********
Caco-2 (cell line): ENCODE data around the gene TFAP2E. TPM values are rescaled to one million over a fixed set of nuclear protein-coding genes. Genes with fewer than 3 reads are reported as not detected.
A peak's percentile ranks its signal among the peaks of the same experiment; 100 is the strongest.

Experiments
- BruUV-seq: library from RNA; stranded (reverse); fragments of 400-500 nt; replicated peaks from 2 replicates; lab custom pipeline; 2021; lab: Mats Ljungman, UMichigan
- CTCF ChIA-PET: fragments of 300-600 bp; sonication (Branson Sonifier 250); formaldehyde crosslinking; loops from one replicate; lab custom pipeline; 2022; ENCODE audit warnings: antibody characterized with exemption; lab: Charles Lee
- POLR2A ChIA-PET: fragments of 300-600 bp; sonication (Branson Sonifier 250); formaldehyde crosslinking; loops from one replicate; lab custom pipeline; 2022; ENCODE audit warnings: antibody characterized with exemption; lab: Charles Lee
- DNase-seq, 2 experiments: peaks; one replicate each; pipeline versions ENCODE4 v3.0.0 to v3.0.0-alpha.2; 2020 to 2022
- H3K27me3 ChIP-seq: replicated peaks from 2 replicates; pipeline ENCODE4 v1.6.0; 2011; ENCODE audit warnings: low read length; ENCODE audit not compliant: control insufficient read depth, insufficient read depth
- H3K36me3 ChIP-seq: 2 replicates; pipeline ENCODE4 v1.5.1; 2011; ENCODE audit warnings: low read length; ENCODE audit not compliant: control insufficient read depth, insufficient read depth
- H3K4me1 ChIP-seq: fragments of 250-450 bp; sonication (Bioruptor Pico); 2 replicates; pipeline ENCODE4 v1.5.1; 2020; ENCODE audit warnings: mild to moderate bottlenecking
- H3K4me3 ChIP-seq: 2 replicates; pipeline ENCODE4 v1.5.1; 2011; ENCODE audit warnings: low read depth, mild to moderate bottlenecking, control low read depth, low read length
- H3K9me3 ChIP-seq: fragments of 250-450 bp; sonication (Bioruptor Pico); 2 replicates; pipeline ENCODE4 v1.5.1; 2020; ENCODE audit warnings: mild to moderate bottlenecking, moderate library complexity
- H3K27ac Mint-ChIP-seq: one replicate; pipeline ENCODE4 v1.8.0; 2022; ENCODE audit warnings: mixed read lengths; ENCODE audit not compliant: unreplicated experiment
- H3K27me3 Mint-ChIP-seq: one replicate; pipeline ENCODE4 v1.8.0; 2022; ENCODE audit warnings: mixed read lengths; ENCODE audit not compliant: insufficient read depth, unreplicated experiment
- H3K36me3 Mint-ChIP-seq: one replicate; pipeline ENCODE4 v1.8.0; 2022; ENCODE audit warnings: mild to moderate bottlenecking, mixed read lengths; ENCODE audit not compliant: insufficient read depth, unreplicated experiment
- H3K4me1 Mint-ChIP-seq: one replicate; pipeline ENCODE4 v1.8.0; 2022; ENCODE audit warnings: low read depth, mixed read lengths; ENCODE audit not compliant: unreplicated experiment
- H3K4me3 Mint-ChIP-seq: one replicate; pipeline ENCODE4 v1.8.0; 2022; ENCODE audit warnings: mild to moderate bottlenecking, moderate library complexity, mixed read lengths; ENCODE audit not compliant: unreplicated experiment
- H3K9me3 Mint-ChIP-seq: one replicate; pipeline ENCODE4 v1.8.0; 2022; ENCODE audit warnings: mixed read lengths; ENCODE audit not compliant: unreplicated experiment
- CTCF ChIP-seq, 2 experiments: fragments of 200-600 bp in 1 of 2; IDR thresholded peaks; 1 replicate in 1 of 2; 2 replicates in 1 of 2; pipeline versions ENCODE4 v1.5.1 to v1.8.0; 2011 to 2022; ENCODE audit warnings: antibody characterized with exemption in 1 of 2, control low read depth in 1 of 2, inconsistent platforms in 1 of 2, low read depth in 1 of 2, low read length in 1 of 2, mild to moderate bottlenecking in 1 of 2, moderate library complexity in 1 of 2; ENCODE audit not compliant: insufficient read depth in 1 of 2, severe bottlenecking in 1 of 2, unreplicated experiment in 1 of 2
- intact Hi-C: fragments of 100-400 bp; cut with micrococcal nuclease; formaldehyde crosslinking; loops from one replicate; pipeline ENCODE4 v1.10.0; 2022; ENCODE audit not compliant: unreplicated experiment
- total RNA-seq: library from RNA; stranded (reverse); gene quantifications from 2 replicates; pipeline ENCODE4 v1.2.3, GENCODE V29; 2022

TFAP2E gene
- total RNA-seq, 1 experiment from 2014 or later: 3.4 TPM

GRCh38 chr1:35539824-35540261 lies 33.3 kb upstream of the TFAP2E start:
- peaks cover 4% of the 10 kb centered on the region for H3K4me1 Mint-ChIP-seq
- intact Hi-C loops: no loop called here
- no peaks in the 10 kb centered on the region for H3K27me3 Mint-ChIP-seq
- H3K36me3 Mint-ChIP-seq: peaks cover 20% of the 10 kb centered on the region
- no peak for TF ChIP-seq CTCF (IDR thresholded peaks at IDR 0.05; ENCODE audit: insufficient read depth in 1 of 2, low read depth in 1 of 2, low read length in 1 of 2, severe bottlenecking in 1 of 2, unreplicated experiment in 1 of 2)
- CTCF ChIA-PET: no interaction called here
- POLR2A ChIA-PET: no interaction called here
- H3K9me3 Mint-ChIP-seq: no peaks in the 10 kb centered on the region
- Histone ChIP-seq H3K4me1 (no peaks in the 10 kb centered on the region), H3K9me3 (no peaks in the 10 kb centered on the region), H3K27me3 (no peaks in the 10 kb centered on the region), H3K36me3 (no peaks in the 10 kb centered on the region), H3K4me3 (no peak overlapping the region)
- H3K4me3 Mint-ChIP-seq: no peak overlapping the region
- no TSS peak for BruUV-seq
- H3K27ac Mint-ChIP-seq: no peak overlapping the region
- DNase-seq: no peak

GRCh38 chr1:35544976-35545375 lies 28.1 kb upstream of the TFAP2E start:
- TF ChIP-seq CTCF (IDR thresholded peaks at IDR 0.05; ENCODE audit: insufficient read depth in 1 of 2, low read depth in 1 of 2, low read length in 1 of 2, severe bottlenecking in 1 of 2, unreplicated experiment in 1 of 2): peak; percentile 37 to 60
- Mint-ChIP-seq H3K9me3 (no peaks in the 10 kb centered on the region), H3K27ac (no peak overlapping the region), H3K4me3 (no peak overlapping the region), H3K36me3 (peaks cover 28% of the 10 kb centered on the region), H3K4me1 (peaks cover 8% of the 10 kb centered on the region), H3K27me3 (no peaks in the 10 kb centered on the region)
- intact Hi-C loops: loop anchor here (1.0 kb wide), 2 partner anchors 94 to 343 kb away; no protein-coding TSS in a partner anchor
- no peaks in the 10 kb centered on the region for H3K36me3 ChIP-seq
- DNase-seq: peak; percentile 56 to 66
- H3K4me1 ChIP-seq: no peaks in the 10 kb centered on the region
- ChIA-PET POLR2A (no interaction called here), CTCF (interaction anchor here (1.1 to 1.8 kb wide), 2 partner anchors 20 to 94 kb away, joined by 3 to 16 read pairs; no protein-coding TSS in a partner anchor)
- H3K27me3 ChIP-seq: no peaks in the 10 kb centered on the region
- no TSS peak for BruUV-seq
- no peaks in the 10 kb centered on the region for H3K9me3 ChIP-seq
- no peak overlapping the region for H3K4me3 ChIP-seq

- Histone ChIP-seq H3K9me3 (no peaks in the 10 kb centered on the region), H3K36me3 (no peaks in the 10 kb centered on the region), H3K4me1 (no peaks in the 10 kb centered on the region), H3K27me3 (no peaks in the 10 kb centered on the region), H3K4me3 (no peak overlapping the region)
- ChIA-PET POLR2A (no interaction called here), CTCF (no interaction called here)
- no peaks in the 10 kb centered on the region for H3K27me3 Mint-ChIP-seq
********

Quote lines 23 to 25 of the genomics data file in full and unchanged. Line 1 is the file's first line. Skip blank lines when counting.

- total RNA-seq, 1 experiment from 2014 or later: 3.4 TPM

GRCh38 chr1:35539824-35540261 lies 33.3 kb upstream of the TFAP2E start:
- peaks cover 4% of the 10 kb centered on the region for H3K4me1 Mint-ChIP-seq